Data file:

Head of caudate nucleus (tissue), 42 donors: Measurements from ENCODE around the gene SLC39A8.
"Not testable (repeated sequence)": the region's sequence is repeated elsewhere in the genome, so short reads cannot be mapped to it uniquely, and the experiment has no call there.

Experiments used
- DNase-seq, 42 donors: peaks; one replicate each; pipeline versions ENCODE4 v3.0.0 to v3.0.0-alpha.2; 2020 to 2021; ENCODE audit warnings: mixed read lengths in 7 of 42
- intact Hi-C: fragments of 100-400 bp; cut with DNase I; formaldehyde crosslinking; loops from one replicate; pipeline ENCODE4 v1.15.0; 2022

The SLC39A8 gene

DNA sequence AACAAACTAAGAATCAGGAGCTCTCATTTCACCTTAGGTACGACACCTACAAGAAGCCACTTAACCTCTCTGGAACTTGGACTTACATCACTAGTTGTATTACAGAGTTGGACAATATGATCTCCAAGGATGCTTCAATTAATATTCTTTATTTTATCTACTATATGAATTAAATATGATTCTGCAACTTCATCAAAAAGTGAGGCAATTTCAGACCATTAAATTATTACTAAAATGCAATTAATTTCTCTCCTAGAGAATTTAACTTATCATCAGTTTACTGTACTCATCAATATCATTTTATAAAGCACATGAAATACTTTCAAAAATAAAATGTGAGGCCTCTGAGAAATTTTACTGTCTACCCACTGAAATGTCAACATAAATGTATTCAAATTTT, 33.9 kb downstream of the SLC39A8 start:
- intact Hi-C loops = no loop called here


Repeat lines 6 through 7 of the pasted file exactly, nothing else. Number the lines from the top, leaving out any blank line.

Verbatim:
The SLC39A8 gene

DNA sequence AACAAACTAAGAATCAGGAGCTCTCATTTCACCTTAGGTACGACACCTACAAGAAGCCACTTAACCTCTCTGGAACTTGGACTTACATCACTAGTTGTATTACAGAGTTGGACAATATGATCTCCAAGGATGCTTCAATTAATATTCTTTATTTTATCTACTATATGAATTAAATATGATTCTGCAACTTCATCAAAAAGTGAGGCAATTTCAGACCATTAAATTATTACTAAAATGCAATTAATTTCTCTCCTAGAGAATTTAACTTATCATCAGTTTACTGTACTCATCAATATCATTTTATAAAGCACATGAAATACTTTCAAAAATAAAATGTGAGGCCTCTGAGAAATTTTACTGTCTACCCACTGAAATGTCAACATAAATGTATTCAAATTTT, 33.9 kb downstream of the SLC39A8 start: